Leave a comment:

  • mcaldwell
    If anyone has watched the Discovery Channel over the last few days, you may have seen the piece on the fire investigations of the lost homes in Kelowna. I found it very interesting (and reassuring) that the preliminary investigation indicates that both building construction and property maintenance and preparation were deemed to have played the key role in whether or not a home survived.

    I think this should add more credibility to the New Interface Fire Operations Programs that have been recently developed to assist structural dept's in preparing homes/subdivisions for wildfire. Our Dept Officers participated in the first round of this program two years ago, and it sure is proving valuable today.

    On a related note, our local dept's have begun sending relief crews to Cranbrook to help with interface ops there.

    Now the only problem is we can't get the first wave of guys to come home!!

    Leave a comment:

  • How much worse can it get? Evacuation Alert To Another 9,600 in Kelowna BC

    Fire near Kelowna, B.C., claims five historic railway trestles

    KELOWNA, B.C. (CP) - The resurgent Okanagan Mountain Park wildfire near here has claimed five historic railway trestle bridges and threatens the other 13, officials said Thursday.

    The fire, which forced 3,200 people to flee their homes, some the second time, consumed five bridges on the 90-year-old Kettle Valley Railway line running through Myra Canyon, an internationally popular hiking and cycling route. Two of the other trestles along the 15-kilometre section of line southeast of Kelowna were also damaged, including one steel-framed trestle that lost its deck. Most of the bridges are made of creosote-soaked timber while two are steel with wooden decks.

    Emergency officials also issued an evacuation alert to another 9,600 Kelowna-area residents, bringing to 15,100 the number of people in the area now on short notice to leave.

    The alerts cover neighbourhoods on the southern and eastern fringes of Kelowna, a city of 100,000 people.

    Late Thursday, B.C. Forest Service spokesman Jeff Moore said the remaining trestles, made of highly flammable creosote-soaked timber, are a major concern if the winds pick up Friday because "it's almost like adding gasoline onto the timbers.

    "People are distraught," he said of the five historic Kettle Valley Railway trestles gobbled up by flames.

    "It represents a loss of heritage, a loss of recreational activities, very significant ones," Moore said of the railway that was built in the early 1900s and has been out of service since the 60s.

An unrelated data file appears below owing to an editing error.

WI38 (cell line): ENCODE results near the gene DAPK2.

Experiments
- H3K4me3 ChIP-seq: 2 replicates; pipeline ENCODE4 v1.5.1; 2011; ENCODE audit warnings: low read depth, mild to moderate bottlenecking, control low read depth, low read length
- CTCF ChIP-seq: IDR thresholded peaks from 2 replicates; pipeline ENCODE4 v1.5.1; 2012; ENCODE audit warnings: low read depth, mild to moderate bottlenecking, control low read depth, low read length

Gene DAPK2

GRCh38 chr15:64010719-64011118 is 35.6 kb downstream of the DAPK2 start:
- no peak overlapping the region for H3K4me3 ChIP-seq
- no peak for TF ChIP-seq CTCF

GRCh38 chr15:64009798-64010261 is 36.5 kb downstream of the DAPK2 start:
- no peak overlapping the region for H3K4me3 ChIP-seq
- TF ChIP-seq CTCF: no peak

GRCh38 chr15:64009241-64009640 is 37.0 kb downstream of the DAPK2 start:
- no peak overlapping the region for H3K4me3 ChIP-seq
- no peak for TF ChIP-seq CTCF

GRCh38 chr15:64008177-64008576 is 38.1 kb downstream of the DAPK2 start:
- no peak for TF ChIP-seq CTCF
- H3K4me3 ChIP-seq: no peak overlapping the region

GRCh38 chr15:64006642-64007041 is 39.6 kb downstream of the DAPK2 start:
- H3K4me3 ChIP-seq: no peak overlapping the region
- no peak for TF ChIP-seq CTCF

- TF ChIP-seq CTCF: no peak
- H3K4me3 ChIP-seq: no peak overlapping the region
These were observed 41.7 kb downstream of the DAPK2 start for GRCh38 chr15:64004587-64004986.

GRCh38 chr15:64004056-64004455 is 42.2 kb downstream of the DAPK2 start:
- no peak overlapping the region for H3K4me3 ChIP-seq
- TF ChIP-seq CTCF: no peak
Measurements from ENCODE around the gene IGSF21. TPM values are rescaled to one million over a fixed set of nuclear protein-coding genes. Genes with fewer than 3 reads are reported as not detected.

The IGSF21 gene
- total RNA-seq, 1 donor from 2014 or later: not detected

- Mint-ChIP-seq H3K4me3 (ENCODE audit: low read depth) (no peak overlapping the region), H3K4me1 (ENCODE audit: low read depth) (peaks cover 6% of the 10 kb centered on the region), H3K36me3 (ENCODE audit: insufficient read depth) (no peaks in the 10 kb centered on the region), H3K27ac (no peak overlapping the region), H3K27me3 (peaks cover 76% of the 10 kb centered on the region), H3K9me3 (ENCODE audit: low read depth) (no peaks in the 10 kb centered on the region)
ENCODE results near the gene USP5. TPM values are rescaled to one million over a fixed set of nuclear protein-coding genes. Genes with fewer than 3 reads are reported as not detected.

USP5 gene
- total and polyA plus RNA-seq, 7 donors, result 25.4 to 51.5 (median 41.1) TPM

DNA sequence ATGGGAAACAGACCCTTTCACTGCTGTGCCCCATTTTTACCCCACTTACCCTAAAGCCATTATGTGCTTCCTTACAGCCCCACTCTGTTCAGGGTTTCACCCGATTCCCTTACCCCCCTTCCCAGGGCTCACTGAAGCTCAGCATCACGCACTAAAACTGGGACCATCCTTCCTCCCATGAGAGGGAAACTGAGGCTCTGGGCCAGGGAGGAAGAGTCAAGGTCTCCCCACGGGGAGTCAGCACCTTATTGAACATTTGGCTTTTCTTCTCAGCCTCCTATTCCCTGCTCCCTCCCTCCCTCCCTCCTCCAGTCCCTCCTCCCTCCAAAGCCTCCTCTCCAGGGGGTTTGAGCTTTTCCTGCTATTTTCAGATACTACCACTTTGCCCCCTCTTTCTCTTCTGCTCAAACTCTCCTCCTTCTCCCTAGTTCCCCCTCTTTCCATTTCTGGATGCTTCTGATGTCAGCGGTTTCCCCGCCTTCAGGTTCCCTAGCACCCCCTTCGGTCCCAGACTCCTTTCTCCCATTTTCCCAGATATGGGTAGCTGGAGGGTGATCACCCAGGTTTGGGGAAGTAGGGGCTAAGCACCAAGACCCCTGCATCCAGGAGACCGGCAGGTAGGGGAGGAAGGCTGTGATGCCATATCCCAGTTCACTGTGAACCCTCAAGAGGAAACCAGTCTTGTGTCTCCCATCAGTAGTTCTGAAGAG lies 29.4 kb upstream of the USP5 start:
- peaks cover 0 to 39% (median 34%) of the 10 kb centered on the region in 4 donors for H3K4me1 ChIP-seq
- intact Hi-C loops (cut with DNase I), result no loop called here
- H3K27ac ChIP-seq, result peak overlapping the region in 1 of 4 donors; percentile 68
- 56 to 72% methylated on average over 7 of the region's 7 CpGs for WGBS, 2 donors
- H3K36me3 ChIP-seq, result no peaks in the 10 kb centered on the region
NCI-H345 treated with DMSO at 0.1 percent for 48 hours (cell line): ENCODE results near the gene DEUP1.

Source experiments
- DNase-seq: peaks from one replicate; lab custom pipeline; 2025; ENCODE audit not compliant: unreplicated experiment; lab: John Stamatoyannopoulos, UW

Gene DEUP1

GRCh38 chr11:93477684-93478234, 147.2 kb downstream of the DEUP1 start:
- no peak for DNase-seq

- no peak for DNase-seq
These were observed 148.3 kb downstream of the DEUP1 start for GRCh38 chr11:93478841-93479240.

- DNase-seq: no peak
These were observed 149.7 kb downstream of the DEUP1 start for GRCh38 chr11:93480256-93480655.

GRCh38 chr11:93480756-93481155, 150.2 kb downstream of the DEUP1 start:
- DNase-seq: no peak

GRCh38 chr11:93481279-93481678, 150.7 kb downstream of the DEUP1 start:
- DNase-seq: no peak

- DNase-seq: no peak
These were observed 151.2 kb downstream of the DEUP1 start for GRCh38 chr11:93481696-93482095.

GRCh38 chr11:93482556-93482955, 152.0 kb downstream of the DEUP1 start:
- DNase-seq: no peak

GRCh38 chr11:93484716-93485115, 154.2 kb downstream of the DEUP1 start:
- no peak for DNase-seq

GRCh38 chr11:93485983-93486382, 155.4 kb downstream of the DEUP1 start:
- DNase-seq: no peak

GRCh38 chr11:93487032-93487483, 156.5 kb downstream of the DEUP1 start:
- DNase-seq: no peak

Residents of the area's Black Mountain irrigation district were also advised to boil their drinking water after chlorine cylinders were removed from the local water-treatment plant due to the fire threat.
    Fire crews were taking every precaution to protect homes once again in the path of the fire, said Karen Cairns of the Kelowna emergency operations centre.

    "They're applying what they call a barricade gel to those homes and once again we're at the mercy of the wind," she said.

    Driven by rising winds, the 2½-week-old fire grew by 17 square kilometres overnight to a total of 228 square kilometres and forecasts called for winds of up to 35 kilometres an hour.

    "We're kind of fearing the worst," Kelowna Mayor Walter Gray said. "The fire probably will head east, which of course may take out more of the Kettle Valley historic railway."

    The railway line, which took six years to complete after construction started in 1910, spanned some of the most challenging mountainous terrain in British Columbia. Canadian Pacific Railway closed it in the 1960s but volunteers restored the 18 decaying, trackless trestles in the 1990s. They installed guardrails and laid planking on the ties to make them safe for hikers and cyclists. The line now attracts thousands of visitors a year and is a major source of tourism revenue for the nearby town of Naramata.

    In a small-scale replay of what happened about two weeks ago, residents of threatened Kelowna suburbs were ordered out on short notice Wednesday night.

    B.C. Forest Service spokesman Kirk Hughes said the June Springs, Joe Rich and Gallagher's Canyon areas north and east of the fire were most affected. The fire was still several kilometres from any homes and its progress appeared to slow during the evening as it moved southeast.